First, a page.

How I Nurtured and Grew My Life List

How I Nurtured and Grew My Life List
After 10 years of providing a forum for goal setters to log and track their most important life goals, the founders of the site have decided to call it quits.

“It has been a long ride,” states the website in an open farewell letter to users. “While we wish the site could live on, it has suffered from a number of challenges - changes in how people use the site, the advertising industry, and how search engines view the site. We wish the outcome was different – but we’ve always been realistic about when our goals are met and when they aren't.”

Like most avid 43things users, I was saddened when I logged on to the site over the summer and was greeted with this news. However, all was not lost. The letter also stated that users would be able to download their content until the end of the year.

After using the site for close to seven years, it had become an integral part of my life, still I was not prepared for the size of the document I would download--a whopping 310 single spaced pages and close to 160,000 words! This is the lesson that has come from the demise of the website, I may have dropped the ball or missed out on tons of opportunities in other areas, but not this one. I took full advantage of 43things while I was there.

I added to the list

When I started my first Life List on 43things in 2007, I believe I had about 20 things that I wanted to do. Over the years, I began to look at what other people wanted to do and if it sounded interesting, I’d add it to my list as well. I’d also add things I’d already done.

I crossed things off of the list

I don’t believe I crossed one item off of my 43things Life List until I was on the site for about a year or maybe even more. Mostly because I first listed lofty goals I would not be able to get to for years to come, stuff like “Spend a year in another country.” I may not get to that until I’m in my 50s or 60s. After awhile I learned to list and accomplish more attainable goals like “Get a book signed by a famous author” or “Go to bed on time every day for a month.”

It is so important to regularly cross things off of the list or it will feel as if you’re not getting anywhere. At the time I downloaded all of my stuff from the website, I had completed over 1000 goals.

I added pictures to represent goals on the list

Being able to visualize your completed goal is very important. According to David Allen writing in Getting Things Done: The Art of Stress-Free Productivity in order to access the conscious and unconscious resources available to you, “you must have a clear picture in your mind of what success would look, sound and feel like.” Finding pictures to represent goals is helpful in forming a clear image of the final results. Unfortunately, I was not able to download these pictures with the document. So it’s a good thing many of the images I used on 43things, I also pinned on Pinterest which is still alive and well.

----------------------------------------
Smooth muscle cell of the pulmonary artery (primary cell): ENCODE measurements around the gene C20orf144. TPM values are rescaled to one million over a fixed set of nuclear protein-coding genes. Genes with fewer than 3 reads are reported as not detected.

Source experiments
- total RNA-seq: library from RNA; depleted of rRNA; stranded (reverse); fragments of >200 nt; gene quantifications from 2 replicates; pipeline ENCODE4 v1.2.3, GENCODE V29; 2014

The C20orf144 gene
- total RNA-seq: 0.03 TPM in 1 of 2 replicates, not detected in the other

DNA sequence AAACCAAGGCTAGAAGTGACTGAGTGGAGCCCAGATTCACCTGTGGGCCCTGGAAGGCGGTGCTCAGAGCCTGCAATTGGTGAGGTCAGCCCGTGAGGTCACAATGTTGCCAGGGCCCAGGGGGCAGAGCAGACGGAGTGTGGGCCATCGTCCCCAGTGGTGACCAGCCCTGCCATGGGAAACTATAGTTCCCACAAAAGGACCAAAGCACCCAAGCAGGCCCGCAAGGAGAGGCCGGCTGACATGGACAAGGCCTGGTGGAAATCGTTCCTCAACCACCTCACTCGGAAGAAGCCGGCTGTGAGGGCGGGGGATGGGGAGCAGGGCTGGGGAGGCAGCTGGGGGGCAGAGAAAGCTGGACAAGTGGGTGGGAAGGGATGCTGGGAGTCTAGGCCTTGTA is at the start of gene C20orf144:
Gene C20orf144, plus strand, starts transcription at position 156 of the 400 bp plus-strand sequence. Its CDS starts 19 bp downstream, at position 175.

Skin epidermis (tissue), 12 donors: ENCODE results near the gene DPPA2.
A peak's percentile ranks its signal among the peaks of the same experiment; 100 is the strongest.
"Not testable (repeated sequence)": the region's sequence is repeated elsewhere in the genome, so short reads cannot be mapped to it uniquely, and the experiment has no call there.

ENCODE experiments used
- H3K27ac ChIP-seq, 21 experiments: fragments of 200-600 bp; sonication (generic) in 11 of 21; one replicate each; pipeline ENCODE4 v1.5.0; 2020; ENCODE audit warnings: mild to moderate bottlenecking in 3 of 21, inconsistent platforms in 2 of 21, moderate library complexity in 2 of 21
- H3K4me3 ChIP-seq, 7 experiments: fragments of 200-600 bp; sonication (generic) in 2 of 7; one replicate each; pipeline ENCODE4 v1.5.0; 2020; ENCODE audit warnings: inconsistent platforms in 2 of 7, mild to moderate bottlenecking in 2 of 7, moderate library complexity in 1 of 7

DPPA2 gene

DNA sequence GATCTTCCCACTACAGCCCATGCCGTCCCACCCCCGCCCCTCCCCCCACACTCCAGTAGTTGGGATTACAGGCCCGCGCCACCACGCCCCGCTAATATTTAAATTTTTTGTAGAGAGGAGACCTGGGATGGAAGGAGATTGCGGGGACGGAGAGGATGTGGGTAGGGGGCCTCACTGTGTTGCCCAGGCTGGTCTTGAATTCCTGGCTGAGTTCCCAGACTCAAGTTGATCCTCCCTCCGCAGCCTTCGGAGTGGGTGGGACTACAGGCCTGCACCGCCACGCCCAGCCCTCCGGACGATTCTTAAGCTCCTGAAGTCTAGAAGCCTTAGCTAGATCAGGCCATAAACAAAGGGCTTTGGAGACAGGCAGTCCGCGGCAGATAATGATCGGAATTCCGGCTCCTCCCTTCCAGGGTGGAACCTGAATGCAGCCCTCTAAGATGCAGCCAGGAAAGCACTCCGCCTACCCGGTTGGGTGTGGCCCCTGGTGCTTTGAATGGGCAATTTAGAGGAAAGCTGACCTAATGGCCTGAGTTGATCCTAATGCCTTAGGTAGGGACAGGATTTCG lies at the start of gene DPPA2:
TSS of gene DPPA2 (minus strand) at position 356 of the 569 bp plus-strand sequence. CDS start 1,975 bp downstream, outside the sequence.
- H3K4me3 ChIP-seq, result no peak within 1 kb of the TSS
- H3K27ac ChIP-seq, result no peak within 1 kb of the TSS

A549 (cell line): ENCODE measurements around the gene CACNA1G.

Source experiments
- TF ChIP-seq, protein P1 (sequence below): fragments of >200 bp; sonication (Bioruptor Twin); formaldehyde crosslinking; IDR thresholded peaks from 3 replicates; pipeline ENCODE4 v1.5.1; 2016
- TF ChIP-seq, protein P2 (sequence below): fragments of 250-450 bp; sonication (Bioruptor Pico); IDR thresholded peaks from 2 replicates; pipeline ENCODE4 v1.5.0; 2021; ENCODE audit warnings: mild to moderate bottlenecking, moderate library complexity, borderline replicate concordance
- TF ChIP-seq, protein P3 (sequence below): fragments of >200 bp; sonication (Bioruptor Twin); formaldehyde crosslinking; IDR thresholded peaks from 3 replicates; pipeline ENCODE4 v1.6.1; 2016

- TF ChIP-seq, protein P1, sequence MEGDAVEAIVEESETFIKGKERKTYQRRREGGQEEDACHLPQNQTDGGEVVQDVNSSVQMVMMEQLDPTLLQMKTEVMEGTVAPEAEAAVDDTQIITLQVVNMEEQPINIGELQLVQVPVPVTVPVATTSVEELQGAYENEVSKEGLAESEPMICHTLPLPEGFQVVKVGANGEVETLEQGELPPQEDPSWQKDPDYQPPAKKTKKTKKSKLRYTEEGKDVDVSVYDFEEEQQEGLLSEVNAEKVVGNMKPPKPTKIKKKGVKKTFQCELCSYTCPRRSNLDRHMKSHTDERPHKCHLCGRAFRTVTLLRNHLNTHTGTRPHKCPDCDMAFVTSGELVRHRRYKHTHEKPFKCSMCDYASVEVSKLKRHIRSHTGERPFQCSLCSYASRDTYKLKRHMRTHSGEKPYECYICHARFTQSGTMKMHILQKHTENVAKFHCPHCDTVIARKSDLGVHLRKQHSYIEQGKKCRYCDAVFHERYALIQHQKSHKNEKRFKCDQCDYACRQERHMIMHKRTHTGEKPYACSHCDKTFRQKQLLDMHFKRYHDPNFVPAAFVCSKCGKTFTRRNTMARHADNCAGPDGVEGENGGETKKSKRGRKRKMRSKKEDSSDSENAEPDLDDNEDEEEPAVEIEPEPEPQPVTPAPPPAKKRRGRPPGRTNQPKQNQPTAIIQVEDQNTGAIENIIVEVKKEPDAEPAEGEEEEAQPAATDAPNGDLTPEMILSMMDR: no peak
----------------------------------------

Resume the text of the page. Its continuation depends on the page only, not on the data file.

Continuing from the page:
I wrote about various goals on the list

Much of the 300 pages I downloaded from the site were entries about my progress or lack of progress with individual goals. Writing about my goals helped me to hone in on what I truly wanted. Being able to go back and look at past entries was motivational not to mention interesting. Some goals I grew to love more and more, but sometimes after reading over my entries, I’d decide to abandon a goal.

I pruned the list

Pruning the list and giving up on goals can feel as good as completing a goal. Some goals have a shelf life and should be deleted when they expire. Some goals seemed really great when I first wrote them down, but then upon reflection I realized they just weren’t for me. Some goals made me feel anxious or upset, I’d delete them as well. In life there are things you have to do, but don’t really want to do. Unpleasant items that I have to do but don’t want to do are for my Master To Do List, not my Life List, which is meant to be a source of excitement, comfort, inspiration and joy. No negativity allowed!

I luxuriated in and loved the list

Because I am careful about what I put on the list, I always feel good when I look at it--at least once or twice a week. My Life List is my version of what Buddhist teacher Lewis Richmond calls an Energy Shrine in his book, Work as a Spiritual Practice.” Richmond is referring to pictures of family or a collection of items that have a special meaning for you.

“When we are feeling low, when we are nursing failure or defeat, a shrine...can be a resource,” writes Richmond. “To change the shrine, to move it around, to add to it, to take care of it, is to move ourselves and give our inner life a boost.”

This is true for my Life List. It uplifts me, gives me energy and reminds me of my purpose. When I take care of it it grows, and so do I.

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Content copyright © 2019 by Leah Mullen. All rights reserved.
This content was written by Leah Mullen. If you wish to use this content in any manner, you need written permission. Contact Leah Mullen for details.